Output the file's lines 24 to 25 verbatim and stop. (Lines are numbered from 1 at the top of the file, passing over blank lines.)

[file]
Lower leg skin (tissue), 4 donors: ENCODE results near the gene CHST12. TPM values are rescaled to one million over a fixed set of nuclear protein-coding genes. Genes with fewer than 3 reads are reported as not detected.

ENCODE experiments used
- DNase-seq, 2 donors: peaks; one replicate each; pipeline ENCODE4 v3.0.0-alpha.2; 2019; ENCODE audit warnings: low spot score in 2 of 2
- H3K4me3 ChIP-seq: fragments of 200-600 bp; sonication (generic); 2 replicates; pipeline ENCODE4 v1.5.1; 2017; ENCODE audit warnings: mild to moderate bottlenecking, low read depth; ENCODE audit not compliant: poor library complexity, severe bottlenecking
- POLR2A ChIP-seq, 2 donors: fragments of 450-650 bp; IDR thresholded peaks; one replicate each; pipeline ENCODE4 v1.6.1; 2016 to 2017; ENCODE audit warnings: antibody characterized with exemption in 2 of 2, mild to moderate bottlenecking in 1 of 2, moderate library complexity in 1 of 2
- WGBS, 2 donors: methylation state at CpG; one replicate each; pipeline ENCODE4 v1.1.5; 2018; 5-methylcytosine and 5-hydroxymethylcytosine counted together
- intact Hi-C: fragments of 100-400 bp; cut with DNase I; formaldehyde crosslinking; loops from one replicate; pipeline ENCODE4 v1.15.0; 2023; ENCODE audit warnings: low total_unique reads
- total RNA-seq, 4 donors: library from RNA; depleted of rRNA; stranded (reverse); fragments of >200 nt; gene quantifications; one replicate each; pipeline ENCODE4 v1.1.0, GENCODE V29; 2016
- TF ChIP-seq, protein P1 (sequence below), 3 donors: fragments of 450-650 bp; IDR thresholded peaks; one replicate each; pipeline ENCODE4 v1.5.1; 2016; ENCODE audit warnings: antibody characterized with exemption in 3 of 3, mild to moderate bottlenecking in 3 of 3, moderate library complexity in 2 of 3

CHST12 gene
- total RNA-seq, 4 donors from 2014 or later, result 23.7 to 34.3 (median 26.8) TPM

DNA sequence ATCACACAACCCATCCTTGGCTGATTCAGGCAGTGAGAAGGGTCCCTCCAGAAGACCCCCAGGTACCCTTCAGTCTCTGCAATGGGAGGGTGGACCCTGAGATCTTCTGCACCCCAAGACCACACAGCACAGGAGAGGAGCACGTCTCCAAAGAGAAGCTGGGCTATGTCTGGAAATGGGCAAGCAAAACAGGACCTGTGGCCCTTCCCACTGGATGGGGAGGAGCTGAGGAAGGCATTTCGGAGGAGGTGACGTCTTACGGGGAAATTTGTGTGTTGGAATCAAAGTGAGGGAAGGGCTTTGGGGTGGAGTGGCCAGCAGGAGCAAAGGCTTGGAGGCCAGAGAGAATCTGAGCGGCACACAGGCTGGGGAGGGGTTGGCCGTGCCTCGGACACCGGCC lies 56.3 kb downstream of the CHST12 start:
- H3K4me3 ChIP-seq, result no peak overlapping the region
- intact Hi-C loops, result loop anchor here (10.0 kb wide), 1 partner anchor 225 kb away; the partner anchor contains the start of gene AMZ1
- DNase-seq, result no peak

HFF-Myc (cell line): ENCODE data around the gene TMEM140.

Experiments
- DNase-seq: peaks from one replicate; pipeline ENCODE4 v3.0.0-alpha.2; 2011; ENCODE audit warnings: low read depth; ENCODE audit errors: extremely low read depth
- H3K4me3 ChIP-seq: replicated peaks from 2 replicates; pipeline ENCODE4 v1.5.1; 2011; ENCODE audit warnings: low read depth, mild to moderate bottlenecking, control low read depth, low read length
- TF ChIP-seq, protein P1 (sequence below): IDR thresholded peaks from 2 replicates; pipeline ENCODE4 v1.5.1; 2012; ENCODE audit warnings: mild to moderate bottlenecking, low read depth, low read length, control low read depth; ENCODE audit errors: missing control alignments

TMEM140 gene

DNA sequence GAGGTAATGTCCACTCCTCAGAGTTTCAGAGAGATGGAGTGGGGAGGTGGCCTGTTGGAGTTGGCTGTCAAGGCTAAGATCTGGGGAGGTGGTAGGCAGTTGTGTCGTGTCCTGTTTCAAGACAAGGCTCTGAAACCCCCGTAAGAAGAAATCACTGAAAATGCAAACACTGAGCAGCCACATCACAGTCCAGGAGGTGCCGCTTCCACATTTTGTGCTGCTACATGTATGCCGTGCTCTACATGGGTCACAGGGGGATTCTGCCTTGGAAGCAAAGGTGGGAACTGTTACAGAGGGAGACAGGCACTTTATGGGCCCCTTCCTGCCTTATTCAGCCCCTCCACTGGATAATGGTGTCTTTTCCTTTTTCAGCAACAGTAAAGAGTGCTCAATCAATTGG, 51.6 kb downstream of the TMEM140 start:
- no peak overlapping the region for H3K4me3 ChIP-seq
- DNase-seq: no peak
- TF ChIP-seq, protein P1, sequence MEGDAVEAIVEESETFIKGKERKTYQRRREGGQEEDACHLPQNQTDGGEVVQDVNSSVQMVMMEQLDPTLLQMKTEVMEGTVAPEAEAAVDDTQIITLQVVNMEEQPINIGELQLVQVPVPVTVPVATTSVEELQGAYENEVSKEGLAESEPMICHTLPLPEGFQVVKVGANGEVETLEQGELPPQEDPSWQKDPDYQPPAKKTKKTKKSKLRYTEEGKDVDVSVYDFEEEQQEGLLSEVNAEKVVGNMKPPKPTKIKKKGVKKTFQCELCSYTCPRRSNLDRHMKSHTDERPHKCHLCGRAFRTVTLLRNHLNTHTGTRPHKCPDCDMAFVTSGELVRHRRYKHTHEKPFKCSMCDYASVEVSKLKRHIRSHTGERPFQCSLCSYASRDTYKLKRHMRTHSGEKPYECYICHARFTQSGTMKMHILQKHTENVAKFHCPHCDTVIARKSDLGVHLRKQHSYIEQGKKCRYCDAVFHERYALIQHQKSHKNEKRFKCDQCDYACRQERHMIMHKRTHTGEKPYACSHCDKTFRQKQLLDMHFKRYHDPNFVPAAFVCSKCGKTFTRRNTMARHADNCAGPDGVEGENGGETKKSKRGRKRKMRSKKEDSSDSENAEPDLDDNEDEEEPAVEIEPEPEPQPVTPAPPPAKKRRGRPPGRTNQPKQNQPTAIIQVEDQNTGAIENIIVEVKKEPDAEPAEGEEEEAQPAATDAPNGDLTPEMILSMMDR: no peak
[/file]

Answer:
- DNase-seq: no peak
- TF ChIP-seq, protein P1, sequence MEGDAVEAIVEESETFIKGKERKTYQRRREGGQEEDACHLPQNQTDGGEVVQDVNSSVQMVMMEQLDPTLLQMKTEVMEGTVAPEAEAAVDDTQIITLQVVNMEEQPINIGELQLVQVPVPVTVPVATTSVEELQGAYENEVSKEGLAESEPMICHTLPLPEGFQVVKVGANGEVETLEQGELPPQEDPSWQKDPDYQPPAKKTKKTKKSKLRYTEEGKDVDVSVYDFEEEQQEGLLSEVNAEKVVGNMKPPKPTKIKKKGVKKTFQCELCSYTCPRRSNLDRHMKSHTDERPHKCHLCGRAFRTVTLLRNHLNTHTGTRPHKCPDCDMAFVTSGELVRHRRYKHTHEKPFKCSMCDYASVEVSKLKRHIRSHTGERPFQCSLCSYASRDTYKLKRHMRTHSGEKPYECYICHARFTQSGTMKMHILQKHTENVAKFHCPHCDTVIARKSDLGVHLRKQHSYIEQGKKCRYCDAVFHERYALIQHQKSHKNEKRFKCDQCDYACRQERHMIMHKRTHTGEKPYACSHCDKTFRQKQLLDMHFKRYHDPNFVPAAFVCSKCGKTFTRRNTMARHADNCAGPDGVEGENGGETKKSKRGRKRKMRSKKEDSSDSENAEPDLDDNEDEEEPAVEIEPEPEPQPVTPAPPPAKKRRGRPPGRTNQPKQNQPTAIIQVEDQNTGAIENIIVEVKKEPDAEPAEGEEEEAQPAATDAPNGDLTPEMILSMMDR: no peak